While Virginia lawmakers have said they plan to prioritize jobs, transportation and education this year, abortion and contraception appear to be back on the agenda for the upcoming legislative session.

The commonwealth grabbed national headlines and punchlines in 2012 for controversial abortion legislation. Del. Robert G. Marshall (R-Prince William), known as a staunch pro-life advocate, and others have pre-filed several bills that would make access to abortions and contraception in Virginia more difficult.

Among the proposals are bills that would allow public and private employers to opt out of providing insurance coverage that includes “contraception methods, sterilization procedures, or abortifacient drugs or devices.” Under one proposal, employees would have to request such coverage as part of their insurance plan.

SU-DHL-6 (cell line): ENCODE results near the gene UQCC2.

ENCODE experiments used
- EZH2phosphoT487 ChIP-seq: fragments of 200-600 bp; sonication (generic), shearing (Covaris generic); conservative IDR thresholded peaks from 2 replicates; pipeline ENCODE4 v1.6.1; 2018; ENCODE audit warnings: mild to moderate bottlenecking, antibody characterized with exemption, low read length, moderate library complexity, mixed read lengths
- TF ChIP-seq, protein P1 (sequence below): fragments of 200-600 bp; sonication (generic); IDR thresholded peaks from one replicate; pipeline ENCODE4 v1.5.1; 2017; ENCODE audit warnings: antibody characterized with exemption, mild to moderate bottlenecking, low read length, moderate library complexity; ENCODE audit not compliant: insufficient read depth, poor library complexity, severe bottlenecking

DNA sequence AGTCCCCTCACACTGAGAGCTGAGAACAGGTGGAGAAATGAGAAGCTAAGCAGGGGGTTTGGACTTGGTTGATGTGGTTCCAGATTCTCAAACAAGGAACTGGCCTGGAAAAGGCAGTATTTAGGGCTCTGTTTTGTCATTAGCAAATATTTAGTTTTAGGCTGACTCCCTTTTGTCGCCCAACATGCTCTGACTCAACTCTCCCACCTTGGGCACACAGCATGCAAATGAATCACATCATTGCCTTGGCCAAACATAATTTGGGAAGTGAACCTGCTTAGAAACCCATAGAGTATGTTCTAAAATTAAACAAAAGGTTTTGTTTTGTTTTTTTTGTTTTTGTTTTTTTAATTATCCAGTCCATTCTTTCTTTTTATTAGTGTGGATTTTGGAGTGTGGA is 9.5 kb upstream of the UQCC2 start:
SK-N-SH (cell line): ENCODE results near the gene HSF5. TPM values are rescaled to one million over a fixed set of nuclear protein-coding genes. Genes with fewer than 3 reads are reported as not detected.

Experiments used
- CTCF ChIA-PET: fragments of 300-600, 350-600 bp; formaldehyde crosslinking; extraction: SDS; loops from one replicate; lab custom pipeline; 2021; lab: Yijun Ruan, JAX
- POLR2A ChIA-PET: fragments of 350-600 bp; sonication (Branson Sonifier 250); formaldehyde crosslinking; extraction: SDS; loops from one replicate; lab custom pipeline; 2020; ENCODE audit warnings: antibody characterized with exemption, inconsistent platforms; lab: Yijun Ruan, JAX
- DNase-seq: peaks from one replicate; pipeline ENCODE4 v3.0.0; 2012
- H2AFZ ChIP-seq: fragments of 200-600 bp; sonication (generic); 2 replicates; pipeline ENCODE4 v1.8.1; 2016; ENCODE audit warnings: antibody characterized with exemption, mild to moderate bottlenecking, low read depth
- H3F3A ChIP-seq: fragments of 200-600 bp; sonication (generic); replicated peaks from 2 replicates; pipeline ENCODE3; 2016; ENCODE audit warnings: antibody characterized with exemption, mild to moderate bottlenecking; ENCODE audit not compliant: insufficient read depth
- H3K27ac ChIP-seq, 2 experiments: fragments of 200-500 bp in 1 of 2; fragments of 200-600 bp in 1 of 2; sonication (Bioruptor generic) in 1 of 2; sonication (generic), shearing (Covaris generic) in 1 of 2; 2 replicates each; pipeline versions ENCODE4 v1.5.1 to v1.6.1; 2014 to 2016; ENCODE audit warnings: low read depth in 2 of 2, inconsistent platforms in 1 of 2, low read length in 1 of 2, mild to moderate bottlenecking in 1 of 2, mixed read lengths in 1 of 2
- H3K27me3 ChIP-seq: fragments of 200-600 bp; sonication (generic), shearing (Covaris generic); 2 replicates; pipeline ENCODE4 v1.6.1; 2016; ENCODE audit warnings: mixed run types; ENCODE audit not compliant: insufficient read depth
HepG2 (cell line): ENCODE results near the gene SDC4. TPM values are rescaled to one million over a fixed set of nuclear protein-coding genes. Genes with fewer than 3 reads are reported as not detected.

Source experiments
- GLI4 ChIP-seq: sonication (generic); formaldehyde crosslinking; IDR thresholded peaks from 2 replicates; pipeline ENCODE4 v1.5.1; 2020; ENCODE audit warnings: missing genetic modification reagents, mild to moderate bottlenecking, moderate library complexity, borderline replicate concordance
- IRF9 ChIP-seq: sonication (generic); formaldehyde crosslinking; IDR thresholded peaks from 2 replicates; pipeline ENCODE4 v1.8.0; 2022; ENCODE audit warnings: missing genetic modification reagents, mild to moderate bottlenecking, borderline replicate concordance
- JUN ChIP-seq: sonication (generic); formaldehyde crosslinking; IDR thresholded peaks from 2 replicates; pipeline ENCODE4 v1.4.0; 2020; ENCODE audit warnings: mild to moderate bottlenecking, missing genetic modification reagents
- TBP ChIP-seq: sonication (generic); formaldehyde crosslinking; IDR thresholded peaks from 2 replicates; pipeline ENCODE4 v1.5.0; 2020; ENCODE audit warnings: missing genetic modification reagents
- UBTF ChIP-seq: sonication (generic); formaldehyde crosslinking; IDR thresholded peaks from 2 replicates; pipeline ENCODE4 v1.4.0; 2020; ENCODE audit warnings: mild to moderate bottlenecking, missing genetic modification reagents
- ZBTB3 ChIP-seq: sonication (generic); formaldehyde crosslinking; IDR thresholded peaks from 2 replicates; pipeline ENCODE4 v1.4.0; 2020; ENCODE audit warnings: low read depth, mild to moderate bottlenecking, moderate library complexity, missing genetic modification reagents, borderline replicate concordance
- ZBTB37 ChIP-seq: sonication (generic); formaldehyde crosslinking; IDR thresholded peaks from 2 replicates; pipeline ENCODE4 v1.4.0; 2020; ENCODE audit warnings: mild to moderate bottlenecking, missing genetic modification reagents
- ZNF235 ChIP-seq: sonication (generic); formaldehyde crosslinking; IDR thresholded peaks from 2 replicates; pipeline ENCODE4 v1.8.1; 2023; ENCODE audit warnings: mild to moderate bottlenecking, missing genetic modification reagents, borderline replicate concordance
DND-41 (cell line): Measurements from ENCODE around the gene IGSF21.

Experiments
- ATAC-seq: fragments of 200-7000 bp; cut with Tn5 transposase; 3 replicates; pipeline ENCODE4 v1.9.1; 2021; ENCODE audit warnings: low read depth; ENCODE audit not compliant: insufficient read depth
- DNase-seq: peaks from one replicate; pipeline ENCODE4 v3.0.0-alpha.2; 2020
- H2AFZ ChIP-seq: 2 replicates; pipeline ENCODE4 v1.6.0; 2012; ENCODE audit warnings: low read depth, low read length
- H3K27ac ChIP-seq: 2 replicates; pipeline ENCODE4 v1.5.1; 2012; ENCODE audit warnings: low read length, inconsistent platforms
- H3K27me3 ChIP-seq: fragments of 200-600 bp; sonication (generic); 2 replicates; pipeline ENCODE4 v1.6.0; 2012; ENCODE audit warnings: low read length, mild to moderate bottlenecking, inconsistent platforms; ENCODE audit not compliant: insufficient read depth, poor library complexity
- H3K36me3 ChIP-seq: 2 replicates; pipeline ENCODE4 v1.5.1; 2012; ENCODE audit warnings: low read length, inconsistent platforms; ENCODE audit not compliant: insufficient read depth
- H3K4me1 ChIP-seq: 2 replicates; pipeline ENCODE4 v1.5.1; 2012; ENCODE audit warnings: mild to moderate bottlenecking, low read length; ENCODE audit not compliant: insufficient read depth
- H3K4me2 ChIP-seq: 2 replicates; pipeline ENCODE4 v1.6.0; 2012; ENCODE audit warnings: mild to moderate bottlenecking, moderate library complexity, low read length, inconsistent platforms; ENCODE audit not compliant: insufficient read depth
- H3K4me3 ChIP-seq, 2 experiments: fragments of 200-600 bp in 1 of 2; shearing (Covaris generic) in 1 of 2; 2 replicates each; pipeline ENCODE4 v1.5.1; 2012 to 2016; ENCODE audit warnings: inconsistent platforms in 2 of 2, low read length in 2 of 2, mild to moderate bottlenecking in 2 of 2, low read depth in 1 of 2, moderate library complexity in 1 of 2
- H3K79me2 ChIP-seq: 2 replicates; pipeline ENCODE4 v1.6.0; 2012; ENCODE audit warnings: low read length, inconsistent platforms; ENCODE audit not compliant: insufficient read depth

Pro-choice activists are expressing concern over what they see as a renewed push to limit women’s reproductive health rights.

“Instead of leaving behind their divisive anti-women agenda, conservatives in Richmond are expanding those attacks on women’s health,” said Anna Scholl, executive director of Progress Virginia, which is a member organization of the Virginia Pro-Choice Coalition.

“We’re seeing a repeat this year of the huge gap between their rhetoric and their actions,” Scholl said. “Conservatives didn’t learn the lesson last year that women in Virginia will not stand for attacks on their access to health care. … These sort of attacks don’t reflect Virginians’ priorities and aren’t something they support.”